INUS, a.k.a. The Institute for Navigating the Universal Self, is a self-described "pre-post-apocalyptic, post-honky-tonk-prog-skronk, space Tropicalia, math-lounge powerviolence trio" from San Diego, California. Naturally, members of the Locust are involved — namely, Bobby Bray (on vocals and guitar) and Justin Pearson, whose record label, Three One G, released the group's debut LP, Western Spaghettification, last summer. (You can order it now.) Today (March 9th), INUS — rounded out by bassist Chad Deal and drummer Brandon Relf — have teamed with Revolver to unleash the synapse-frying new music video for Western Spaghettification standout "We Are Our Computers' Genitalia." The trippy, spasmodic clip was directed by Hoyote/Gummy Lagoon and filmed by Deal and Omar Sanchez. Watch above.
"The video was created by Hoyote, a San Diego-based muralist, illustrator, and mixed media artist," Deal tells us. "His 2-D animations were projected onto a variety of 3-D surfaces spray-painted white: an outdated computer monitor on a lazy Susan, thrift shop tech offal, a Styrofoam skull, myself and our buddy Omar in a body suit and VR mask. We filmed over multiple sessions in Jamul, In-Ko-Pah, and on Hoyote's rooftop. Then he added another layer of 2-D animations over the footage. The video tells the story of a person's anatomy being spontaneously taken over by computer parts: a joystick phallus, laptop speaker breasts, vein-like wires, etc., until they are fully transformed into a computer. Considering the amount of time most of us spend interfacing with laptops and mobile phones every day, it makes sense to view technology as an extension of our own bodies. Squint your eyes, and the concept inverts. Are we the organic appendages of our digital commodities? What function do we serve for them? Are we our computers' genitalia?"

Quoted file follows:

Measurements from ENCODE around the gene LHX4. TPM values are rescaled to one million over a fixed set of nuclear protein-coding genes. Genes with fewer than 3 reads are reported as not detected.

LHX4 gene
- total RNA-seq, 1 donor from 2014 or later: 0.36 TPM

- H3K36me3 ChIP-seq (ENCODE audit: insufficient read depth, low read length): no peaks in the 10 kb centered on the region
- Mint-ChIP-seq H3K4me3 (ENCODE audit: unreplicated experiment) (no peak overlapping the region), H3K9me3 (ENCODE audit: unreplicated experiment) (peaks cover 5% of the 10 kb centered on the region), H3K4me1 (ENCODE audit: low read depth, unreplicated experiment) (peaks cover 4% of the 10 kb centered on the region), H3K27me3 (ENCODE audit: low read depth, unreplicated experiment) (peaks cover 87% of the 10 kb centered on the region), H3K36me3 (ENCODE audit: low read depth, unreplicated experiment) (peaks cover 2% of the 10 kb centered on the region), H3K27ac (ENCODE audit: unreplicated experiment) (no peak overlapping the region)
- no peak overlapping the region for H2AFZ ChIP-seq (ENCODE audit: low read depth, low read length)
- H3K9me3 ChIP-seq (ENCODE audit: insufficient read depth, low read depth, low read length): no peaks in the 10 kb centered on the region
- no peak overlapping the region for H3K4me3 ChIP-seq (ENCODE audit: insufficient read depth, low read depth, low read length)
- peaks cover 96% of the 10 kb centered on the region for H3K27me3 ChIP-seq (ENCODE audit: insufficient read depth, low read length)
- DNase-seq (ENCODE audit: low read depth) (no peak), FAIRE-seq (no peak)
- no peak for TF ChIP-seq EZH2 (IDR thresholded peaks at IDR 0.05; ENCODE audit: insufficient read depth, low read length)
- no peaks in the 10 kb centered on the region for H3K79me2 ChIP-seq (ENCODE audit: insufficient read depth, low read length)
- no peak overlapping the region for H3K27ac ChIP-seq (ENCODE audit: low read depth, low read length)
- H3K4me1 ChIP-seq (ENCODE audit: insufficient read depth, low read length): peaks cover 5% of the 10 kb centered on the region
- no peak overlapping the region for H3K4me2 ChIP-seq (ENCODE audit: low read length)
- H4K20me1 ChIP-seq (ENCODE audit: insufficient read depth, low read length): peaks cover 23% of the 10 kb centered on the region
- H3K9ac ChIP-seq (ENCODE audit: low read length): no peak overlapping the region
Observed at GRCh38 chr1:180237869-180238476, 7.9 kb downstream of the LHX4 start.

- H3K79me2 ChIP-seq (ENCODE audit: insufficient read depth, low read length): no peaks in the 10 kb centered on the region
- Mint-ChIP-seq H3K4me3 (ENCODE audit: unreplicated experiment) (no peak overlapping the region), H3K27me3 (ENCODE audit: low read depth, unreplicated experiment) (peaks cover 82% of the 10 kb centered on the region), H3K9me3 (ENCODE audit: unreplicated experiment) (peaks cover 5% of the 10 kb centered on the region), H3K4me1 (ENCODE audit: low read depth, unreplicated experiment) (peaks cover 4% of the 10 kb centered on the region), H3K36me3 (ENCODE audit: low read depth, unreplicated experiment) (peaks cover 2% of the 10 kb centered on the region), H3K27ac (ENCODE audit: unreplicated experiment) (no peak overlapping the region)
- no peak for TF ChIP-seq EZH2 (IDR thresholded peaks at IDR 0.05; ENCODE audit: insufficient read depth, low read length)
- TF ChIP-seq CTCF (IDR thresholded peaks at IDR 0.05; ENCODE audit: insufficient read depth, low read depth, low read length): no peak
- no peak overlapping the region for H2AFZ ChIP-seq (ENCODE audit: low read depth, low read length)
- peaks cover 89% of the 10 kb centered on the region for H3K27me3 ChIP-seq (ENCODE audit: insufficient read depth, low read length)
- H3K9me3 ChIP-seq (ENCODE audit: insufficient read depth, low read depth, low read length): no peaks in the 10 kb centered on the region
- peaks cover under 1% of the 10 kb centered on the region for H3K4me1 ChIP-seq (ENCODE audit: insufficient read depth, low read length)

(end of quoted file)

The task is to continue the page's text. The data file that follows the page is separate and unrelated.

Bray adds, "Let's face it, sometimes your computer is a dick. But it's a two-way street. We humans can also be the genitalia and this is precisely what artificial intelligence relies upon — humans to be their genitals so computers can reproduce. So while selfies and memes contort the thinking of our modern generations, we are really participating in a training exercise that will benefit our future robot overlords, as we remain in the cross-hairs of autonomous flocks of drones. But our signifier yields another signified. Being online and in-line for life is what living through this pandemic is like for many, and what it's like to get a COVID-19 vaccine in many places. It can be particularly difficult for older and more vulnerable generations who never acclimated to the digital age in which we live. The institute urges alums and non-alums alike: Consider helping older people in your life get vaccination appointments via the computer."